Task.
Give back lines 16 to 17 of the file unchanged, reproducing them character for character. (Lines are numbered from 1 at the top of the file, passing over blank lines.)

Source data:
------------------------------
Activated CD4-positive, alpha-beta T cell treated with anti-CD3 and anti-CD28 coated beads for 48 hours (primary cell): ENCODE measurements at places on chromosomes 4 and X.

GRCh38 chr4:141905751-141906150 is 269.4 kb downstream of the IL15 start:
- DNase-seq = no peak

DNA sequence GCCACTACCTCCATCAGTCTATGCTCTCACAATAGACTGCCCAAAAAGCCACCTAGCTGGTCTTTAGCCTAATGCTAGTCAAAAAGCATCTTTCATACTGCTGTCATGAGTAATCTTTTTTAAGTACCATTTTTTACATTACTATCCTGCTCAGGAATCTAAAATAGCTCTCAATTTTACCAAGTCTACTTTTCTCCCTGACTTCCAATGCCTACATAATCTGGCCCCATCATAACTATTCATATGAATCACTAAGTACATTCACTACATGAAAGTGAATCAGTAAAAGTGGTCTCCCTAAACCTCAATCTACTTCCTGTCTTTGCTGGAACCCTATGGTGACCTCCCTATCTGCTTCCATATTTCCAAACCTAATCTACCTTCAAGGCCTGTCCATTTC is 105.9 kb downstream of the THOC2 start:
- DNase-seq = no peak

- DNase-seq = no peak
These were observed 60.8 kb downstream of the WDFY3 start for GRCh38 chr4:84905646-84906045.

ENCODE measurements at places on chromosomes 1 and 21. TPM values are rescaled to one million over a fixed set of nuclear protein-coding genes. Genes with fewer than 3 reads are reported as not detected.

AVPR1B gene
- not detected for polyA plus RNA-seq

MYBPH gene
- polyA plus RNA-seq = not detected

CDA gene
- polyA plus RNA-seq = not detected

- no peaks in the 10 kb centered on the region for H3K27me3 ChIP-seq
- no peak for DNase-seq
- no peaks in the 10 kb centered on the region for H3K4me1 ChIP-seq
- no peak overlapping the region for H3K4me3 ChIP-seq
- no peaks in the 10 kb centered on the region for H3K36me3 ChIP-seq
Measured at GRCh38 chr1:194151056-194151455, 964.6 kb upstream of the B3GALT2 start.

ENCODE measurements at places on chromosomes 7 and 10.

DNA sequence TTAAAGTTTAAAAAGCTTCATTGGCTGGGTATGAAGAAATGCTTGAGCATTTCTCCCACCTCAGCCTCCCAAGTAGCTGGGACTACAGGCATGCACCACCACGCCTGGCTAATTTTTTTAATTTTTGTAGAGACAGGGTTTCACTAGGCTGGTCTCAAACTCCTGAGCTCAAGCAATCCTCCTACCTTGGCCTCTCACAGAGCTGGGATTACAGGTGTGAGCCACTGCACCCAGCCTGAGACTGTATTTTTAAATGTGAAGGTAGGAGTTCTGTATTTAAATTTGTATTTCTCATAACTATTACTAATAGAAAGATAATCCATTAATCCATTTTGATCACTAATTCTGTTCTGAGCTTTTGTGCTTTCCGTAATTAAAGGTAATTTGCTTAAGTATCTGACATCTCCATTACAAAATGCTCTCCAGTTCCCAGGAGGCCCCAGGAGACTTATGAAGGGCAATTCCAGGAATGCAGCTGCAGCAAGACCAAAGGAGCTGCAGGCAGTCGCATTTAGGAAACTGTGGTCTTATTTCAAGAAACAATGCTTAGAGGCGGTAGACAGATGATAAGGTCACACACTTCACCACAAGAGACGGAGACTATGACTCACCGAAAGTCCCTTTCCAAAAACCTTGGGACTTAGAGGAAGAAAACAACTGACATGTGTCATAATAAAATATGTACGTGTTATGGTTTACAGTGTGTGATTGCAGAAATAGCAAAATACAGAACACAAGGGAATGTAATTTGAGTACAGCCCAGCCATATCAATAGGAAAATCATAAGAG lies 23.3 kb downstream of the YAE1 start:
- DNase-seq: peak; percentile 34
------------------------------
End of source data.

- no peak for DNase-seq
- no peaks in the 10 kb centered on the region for H3K4me1 ChIP-seq